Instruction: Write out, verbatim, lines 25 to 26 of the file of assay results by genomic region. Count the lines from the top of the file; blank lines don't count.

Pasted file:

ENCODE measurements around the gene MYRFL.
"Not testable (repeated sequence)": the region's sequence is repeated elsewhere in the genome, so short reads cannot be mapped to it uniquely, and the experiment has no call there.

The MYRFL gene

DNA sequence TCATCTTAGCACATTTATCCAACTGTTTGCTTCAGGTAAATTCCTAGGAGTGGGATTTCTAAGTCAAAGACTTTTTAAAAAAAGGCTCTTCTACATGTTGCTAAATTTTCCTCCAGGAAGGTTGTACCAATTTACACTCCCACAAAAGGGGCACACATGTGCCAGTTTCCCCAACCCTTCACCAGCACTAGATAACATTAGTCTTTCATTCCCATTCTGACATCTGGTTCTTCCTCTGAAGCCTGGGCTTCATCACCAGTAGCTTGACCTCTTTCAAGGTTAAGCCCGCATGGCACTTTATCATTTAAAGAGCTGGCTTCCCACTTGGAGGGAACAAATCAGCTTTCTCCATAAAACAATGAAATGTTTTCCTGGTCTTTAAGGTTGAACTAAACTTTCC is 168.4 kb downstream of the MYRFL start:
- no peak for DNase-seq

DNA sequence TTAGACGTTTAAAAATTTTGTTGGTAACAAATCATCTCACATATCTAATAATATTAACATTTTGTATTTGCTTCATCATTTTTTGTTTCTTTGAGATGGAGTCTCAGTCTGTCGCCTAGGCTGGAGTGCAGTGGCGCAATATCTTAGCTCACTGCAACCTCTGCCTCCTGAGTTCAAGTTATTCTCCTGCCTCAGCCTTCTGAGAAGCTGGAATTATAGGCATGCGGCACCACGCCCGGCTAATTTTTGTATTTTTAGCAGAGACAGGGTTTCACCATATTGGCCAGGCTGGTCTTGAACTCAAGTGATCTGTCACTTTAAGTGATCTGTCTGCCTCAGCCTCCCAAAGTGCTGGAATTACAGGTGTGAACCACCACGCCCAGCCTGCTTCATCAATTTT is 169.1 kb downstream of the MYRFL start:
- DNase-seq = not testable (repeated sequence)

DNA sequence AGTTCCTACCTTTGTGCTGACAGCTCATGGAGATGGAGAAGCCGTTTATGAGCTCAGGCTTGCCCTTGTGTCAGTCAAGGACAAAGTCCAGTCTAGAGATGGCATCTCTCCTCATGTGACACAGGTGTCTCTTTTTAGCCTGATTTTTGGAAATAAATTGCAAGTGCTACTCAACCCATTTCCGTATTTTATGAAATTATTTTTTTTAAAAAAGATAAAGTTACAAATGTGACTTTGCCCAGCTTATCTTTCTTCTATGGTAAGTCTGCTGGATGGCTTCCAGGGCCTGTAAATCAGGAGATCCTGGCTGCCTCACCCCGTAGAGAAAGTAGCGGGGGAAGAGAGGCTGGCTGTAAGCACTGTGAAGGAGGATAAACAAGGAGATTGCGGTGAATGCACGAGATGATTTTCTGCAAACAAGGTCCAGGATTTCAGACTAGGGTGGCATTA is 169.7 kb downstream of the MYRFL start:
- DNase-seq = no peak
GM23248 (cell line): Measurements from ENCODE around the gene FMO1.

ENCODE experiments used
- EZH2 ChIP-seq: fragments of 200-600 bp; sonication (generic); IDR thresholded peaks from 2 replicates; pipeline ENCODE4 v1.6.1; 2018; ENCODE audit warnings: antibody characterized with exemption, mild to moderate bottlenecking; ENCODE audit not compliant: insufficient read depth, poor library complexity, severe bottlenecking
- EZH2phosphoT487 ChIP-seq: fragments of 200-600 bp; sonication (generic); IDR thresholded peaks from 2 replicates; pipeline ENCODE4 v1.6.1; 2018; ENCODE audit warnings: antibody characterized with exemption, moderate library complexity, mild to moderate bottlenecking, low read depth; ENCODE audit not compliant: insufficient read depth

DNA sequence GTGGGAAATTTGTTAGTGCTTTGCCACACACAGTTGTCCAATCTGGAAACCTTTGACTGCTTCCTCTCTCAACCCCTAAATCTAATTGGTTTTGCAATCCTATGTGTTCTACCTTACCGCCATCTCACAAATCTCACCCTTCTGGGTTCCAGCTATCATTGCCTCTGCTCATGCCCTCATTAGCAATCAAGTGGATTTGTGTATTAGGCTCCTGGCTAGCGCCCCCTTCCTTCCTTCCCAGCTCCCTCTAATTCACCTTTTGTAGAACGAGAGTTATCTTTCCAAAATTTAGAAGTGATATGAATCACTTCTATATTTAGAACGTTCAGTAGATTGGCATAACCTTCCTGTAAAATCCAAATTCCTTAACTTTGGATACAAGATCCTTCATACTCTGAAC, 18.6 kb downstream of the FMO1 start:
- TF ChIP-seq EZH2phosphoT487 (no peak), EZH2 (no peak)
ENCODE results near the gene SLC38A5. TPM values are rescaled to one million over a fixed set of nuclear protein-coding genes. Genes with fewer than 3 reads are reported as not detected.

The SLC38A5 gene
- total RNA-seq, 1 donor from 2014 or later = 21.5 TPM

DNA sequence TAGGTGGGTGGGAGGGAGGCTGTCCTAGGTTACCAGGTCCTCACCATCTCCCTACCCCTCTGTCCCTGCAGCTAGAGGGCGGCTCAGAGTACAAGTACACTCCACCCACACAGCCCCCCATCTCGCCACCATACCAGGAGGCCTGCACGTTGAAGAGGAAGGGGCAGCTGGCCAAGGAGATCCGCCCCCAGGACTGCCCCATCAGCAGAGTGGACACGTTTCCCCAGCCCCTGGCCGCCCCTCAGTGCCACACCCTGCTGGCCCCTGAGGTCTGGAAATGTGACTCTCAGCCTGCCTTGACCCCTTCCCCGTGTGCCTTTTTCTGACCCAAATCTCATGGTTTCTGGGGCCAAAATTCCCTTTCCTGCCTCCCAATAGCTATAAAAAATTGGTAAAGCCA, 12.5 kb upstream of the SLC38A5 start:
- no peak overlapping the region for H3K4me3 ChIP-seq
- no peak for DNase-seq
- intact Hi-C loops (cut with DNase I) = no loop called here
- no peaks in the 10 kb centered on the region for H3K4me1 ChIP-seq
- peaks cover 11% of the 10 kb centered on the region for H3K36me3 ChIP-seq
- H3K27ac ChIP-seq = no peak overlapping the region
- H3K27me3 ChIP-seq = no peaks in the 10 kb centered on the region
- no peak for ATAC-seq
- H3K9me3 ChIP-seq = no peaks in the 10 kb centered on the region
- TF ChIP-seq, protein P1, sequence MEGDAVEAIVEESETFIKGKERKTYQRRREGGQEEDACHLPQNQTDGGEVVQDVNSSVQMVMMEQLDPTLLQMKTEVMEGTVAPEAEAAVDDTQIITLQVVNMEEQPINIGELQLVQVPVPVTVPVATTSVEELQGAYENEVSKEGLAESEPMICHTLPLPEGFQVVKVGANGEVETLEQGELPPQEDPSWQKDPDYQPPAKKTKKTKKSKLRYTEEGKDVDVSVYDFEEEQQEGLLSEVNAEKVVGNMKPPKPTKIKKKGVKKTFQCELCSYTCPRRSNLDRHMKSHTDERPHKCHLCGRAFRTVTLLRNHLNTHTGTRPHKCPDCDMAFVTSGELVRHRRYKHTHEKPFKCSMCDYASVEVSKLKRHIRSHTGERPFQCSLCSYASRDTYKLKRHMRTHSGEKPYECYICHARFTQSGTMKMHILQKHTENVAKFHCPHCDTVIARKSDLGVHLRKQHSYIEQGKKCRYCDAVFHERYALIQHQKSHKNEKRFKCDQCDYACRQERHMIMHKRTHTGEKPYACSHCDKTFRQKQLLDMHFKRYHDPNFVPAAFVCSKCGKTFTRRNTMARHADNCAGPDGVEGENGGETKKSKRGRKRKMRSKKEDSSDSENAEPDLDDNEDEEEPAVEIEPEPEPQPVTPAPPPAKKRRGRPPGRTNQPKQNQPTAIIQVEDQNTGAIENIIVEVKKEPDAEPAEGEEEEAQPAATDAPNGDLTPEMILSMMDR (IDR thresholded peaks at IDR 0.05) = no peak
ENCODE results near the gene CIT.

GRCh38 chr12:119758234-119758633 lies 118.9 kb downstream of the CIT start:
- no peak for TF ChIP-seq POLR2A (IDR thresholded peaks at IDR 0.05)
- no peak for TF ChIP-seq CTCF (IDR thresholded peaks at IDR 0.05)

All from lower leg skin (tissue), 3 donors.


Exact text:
- H3K27ac ChIP-seq = no peak overlapping the region
- H3K27me3 ChIP-seq = no peaks in the 10 kb centered on the region